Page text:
Anarchism and the Archaeology of Anarchic Societies: Resistance to Centralization in the Coast Salish Region of the Pacific Northwest Coast

By Bill Angelbeck and Colin Grier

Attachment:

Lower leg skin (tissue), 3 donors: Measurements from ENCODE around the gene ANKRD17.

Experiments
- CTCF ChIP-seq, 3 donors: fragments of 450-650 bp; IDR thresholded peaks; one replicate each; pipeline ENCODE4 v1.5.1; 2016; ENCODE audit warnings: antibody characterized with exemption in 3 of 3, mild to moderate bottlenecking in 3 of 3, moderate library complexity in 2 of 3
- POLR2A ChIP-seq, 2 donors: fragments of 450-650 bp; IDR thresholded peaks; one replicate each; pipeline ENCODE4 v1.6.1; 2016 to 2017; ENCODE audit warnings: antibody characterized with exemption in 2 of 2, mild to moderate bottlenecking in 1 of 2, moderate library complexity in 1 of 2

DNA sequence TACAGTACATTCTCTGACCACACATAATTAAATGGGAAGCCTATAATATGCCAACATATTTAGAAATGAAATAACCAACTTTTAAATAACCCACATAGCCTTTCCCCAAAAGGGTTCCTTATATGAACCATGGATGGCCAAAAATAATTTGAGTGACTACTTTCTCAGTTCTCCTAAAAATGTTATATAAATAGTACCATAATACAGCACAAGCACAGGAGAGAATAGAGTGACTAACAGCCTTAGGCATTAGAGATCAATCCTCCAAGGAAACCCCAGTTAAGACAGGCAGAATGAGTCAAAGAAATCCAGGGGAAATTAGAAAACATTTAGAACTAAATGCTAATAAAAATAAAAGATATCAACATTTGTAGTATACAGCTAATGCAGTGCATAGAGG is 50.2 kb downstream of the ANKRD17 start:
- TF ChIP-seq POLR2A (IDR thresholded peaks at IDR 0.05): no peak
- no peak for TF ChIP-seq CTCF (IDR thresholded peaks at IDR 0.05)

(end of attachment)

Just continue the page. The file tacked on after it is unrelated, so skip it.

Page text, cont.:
Throughout human history, people have lived in societies without formalized government. We argue that the theory of anarchism presents a productive framework for analyzing decentralized societies. Anarchism encompasses a broad array of interrelated principles for organizing societies without the centralization of authority. Moreover, its theory of history emphasizes an ongoing and active resistance to concentrations of power. We present an anarchist analysis of the development of social power, authority, and status within the Coast Salish region of the Northwest Coast. Coast Salish peoples exhibited complex displays of chiefly authority and class stratification but without centralized political organization. Ethnographically, their sociopolitical formation is unique in allowing a majority of “high-class” people and a minority of commoners and slaves, or what Wayne Suttles described as an “inverted-pear” society. We present the development of this sociopolitical structure through an analysis of cranial deformation from burial data and assess it in relation to periods of warfare. We determine that many aspects of Coast Salish culture include practices that resist concentrations of power. Our central point is that anarchism is useful for understanding decentralized (or anarchic) networks—those that allow for complex intergroup relations while staving off the establishment of centralized political authority.


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